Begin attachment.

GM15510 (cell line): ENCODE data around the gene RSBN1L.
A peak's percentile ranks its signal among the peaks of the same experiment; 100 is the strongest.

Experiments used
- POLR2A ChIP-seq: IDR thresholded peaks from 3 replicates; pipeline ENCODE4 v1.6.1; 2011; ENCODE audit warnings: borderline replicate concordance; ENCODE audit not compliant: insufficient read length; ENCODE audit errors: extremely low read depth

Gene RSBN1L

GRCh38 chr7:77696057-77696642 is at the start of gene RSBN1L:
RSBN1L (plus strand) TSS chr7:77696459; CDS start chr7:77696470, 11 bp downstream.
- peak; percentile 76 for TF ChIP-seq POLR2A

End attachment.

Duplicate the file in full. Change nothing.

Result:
GM15510 (cell line): ENCODE data around the gene RSBN1L.
A peak's percentile ranks its signal among the peaks of the same experiment; 100 is the strongest.

Experiments used
- POLR2A ChIP-seq: IDR thresholded peaks from 3 replicates; pipeline ENCODE4 v1.6.1; 2011; ENCODE audit warnings: borderline replicate concordance; ENCODE audit not compliant: insufficient read length; ENCODE audit errors: extremely low read depth

Gene RSBN1L

GRCh38 chr7:77696057-77696642 is at the start of gene RSBN1L:
RSBN1L (plus strand) TSS chr7:77696459; CDS start chr7:77696470, 11 bp downstream.
- peak; percentile 76 for TF ChIP-seq POLR2A